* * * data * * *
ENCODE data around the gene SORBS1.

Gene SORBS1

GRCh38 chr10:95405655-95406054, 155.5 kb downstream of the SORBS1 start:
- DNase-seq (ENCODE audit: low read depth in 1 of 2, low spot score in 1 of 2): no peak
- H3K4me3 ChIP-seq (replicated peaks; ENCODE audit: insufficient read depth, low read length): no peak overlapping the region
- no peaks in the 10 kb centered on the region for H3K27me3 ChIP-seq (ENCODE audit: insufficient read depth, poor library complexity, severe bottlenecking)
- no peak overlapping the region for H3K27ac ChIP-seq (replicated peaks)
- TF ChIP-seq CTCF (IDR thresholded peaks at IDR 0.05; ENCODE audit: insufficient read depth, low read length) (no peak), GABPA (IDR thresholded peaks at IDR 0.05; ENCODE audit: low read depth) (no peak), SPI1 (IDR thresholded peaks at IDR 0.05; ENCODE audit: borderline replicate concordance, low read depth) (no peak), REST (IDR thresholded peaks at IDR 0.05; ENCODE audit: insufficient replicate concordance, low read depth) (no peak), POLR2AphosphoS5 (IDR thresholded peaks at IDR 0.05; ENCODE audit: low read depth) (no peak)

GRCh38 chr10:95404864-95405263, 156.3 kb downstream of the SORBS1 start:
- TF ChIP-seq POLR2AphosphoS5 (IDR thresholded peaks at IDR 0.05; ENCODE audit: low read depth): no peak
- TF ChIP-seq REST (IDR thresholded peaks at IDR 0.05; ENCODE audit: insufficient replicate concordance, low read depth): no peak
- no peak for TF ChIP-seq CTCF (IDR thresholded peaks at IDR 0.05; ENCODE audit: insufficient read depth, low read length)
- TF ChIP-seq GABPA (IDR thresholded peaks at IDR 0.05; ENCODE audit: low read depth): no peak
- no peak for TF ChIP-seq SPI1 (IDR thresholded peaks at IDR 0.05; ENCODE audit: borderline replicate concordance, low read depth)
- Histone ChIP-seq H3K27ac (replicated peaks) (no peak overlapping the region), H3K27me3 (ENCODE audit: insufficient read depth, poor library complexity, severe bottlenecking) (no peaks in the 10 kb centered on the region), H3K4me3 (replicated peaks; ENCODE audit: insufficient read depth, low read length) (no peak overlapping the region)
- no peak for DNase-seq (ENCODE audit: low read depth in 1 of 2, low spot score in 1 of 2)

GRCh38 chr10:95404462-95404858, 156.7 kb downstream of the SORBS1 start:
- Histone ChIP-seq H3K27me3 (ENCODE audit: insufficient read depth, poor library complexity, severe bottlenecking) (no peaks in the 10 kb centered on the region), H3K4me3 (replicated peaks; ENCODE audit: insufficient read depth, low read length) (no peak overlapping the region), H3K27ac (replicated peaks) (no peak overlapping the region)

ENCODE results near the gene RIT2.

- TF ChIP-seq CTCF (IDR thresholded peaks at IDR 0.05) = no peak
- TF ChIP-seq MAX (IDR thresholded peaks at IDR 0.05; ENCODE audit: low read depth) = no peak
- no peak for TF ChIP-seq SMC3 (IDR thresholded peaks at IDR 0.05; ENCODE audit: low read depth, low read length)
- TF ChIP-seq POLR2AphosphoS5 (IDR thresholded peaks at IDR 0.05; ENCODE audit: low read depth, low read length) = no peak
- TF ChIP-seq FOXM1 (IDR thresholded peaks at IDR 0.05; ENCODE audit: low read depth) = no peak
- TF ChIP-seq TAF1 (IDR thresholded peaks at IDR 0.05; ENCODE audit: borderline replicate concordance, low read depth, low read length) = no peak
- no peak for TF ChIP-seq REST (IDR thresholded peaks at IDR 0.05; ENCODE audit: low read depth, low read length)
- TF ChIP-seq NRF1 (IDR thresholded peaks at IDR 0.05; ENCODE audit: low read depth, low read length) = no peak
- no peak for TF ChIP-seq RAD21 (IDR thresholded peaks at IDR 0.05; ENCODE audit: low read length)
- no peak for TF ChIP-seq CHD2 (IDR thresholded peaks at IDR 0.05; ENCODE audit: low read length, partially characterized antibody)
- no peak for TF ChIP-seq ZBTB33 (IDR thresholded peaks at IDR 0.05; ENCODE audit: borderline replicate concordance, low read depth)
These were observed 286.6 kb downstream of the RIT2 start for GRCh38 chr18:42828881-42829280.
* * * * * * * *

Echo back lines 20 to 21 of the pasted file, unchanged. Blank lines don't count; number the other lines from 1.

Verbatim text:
- TF ChIP-seq CTCF (IDR thresholded peaks at IDR 0.05) = no peak
- TF ChIP-seq MAX (IDR thresholded peaks at IDR 0.05; ENCODE audit: low read depth) = no peak